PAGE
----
Kit Harington is one of the few Game of Thrones stars who didn't die last season in a puddle of arterial spray, and the 27-year-old Brit takes his role as the noble know-nothing Jon Snow quite seriously
To similarly slake people's imaginations, when young actors like Harington sign up for a show like Game of Thrones, one common stipulation in their contract is that they are obliged to disrobe as required. Harington sees this as, in principle, perfectly fair and proper. "It's only right, if you're going to make a show where nudity and sex is a large part of it, that you be a part of that."The world of Game of Thrones—absurd, fantastical but also disturbingly familiar—is one in which treachery, debauchery, and every kind of nastiness seem to thrive. "People are constantly shocked," Kit Harington notes, almost apologetically, "that the characters who are trying to do good get killed off." Somehow the responsibility of portraying an antidote to all this despair and degradation—in the guise of the innocent-eyed, endlessly baffled but somehow nobly heroic Jon Snow—has fallen on the shoulders of this 27-year-old Brit with barely any acting experience at all before now. It is a duty he takes seriously. "I think Jon Snow is one of the last bastions of a young hero who might do a good thing," he says. "There's a huge amount riding on him to be a leader, and I want him to become that leader. I guess for me, Jon Snow is a figure of hope within the whole thing—that he'll continue to be this good person, and somehow the story will end well for everybody."
Harington is still a little surprised by the trajectory that catapulted him here after one job on the London stage. He had been conditioned to expect less: "I didn't really think I'd be a leading man in any respect whatsoever. At drama school in my third year I was resigned to the fate of being Young Male Rape Victim No. 2. That was the kind of category I was put in. I've got a very baby face underneath all of this fuzz."
In fact, it was that very baby face that helped him get this role. At the beginning of the George R.R. Martin fantasy-book cycle on which the show is based, Jon Snow and many of the related characters are aged around 14, and that's how the actors were asked to play it in the pilot. As a man in his early twenties who could pass as a teenager, Harington was perfect. But it didn't work: "They were, ‘It's way too clean-cut—we want you to grow your hair and grow your beard.' " He had never even tried to grow a beard before; he wasn't actually sure that he could. As it turned out, the result was a winning one, both in terms of fitting into the Game of Thronesuniverse and causing quite a stir in our own world. Now he's contracted to keep this look as long as he is on the show, which shoots through the second half of every year. Whatever other acting he does in the first half of the year, he has to arrive on the set in July looking like Jon Snow. "It does keep you restricted," he points out. "I can't go off and play a U.S. Marine."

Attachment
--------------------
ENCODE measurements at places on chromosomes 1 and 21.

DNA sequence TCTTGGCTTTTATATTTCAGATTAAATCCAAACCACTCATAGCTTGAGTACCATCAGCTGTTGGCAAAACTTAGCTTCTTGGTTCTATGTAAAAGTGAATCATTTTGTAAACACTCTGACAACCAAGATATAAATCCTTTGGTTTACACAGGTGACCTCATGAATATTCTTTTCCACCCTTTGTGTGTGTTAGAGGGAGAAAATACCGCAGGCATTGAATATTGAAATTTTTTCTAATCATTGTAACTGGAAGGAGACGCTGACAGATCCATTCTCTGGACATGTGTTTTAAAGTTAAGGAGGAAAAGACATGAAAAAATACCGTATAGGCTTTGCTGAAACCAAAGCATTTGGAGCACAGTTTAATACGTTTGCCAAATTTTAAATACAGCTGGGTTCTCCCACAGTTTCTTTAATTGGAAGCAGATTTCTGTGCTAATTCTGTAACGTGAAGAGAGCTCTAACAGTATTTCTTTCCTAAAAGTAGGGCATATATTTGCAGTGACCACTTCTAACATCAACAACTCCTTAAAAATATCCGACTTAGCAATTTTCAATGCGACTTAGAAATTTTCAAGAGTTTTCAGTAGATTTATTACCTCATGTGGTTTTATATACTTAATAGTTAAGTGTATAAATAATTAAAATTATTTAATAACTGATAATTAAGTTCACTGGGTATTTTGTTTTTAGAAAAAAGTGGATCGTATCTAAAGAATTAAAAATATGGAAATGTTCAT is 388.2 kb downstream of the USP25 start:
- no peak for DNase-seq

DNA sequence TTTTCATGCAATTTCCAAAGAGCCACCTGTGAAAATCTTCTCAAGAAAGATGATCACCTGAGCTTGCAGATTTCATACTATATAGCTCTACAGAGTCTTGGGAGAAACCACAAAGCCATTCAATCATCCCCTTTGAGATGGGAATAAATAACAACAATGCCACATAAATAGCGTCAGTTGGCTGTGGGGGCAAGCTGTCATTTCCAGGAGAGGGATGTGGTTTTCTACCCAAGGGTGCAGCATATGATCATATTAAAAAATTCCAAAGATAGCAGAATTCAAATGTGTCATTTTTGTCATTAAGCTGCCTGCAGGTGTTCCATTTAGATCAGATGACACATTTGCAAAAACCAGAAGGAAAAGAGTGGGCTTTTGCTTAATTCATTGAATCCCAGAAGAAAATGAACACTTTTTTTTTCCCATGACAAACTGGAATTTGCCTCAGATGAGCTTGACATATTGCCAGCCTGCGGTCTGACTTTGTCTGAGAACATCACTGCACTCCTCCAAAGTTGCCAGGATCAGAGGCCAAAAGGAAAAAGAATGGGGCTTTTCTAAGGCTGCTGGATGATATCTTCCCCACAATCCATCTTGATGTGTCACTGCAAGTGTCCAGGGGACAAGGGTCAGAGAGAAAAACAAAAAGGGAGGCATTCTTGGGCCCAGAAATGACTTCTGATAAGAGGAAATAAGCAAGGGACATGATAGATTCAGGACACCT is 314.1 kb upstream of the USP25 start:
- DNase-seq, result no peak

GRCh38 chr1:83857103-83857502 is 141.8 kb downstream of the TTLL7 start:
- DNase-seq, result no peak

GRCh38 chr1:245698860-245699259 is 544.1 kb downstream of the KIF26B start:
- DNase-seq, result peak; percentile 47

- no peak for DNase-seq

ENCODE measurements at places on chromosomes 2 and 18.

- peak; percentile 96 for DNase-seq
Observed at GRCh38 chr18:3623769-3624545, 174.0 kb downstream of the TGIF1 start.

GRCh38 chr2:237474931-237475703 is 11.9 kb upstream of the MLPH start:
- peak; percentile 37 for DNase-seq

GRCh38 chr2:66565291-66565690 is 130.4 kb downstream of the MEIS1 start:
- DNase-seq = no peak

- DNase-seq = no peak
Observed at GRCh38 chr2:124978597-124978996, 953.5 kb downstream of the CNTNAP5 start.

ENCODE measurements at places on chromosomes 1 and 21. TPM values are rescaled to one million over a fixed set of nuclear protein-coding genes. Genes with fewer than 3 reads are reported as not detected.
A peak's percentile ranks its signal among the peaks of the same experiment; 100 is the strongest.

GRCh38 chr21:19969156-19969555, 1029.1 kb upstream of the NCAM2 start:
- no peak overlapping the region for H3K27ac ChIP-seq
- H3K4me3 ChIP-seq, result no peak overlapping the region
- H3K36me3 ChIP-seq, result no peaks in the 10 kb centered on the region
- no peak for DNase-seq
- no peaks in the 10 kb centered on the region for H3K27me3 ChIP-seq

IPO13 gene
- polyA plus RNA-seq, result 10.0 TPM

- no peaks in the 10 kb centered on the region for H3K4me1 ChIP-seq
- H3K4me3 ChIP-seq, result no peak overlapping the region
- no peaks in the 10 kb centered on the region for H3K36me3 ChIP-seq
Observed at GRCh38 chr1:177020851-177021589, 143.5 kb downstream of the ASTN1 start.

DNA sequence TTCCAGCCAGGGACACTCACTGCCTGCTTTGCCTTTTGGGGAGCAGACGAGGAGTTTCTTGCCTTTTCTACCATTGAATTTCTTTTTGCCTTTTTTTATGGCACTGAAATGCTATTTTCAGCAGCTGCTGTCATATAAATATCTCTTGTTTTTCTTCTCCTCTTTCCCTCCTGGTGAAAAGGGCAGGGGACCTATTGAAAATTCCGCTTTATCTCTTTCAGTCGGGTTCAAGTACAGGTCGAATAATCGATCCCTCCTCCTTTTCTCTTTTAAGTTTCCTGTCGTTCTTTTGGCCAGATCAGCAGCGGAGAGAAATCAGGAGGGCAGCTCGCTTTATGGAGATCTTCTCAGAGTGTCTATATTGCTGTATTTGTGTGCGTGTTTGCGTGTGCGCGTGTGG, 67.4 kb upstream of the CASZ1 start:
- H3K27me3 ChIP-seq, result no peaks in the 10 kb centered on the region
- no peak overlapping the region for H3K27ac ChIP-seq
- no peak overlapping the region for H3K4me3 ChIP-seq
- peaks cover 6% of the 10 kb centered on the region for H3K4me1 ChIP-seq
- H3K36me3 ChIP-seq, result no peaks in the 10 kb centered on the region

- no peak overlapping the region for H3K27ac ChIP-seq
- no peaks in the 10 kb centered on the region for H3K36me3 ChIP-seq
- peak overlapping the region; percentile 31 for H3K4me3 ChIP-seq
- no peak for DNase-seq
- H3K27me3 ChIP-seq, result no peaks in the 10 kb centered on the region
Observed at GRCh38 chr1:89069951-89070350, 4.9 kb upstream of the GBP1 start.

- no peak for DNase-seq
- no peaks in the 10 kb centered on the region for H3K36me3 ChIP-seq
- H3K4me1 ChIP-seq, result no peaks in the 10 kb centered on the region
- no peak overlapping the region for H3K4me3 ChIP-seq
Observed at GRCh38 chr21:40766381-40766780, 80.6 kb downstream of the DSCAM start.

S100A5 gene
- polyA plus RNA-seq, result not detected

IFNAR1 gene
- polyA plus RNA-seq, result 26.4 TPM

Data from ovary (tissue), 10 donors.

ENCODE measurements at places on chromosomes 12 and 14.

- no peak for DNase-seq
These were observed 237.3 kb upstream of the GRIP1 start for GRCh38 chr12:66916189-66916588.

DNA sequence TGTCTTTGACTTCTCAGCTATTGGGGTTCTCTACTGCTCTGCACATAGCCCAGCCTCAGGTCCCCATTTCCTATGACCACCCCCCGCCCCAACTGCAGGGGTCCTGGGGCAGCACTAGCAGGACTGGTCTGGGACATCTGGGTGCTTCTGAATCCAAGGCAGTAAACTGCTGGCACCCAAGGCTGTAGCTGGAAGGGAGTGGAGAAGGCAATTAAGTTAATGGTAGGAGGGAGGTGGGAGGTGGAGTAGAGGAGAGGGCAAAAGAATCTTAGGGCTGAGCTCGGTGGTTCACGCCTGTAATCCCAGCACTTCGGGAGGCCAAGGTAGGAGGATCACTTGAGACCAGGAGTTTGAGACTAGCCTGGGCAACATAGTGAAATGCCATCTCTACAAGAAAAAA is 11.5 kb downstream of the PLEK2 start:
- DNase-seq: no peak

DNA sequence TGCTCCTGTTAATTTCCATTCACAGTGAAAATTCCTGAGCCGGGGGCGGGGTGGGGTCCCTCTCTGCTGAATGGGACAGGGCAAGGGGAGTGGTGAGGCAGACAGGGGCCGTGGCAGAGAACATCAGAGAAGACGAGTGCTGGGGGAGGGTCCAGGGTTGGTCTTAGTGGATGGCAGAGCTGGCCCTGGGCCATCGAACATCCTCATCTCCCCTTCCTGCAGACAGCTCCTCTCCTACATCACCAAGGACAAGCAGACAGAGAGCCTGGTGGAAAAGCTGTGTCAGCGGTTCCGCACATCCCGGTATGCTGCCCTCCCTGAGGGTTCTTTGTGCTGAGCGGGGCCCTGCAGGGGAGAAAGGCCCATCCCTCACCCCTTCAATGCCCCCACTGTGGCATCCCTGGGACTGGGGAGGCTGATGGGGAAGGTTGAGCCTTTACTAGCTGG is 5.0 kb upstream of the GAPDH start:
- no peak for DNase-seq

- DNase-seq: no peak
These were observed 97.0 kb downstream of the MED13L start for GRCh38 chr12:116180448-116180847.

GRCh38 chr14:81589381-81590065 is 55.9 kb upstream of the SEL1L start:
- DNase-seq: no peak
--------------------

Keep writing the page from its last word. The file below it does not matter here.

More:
An uncomfortable amount of the attention Harington has received has centered around the way he now looks, and his hair in particular. Early on in the show's success, Harington tried to deflect an interview question about what specifically he does to play his character ("I hate talking about that," he explains to me) by offering, as a dismissive quip, "I just don't wash my hair." For a while this became the most famous fact about him. Frustrating, but it is nonetheless, Harington acknowledges, "kind of true." For as long as they're shooting in one location—six weeks, maybe—Harington forsakes shampoo. "I like it to look greasy and medieval," he reasons, "so it gets very tangled." He'd rather not have "flowing locks," and he does his best. "By the end it's pretty horrible."
As we speak—perhaps a little self-conscious about this conversation—Harington gathers up his hair and ties it behind his head so that it pulls back tightly from his scalp. Instantly he becomes almost unrecognizable. He says that this is how he typically goes around. "It's not really a disguise thing," he maintains. "I just hate it in my face. It just starts pissing you off after a while."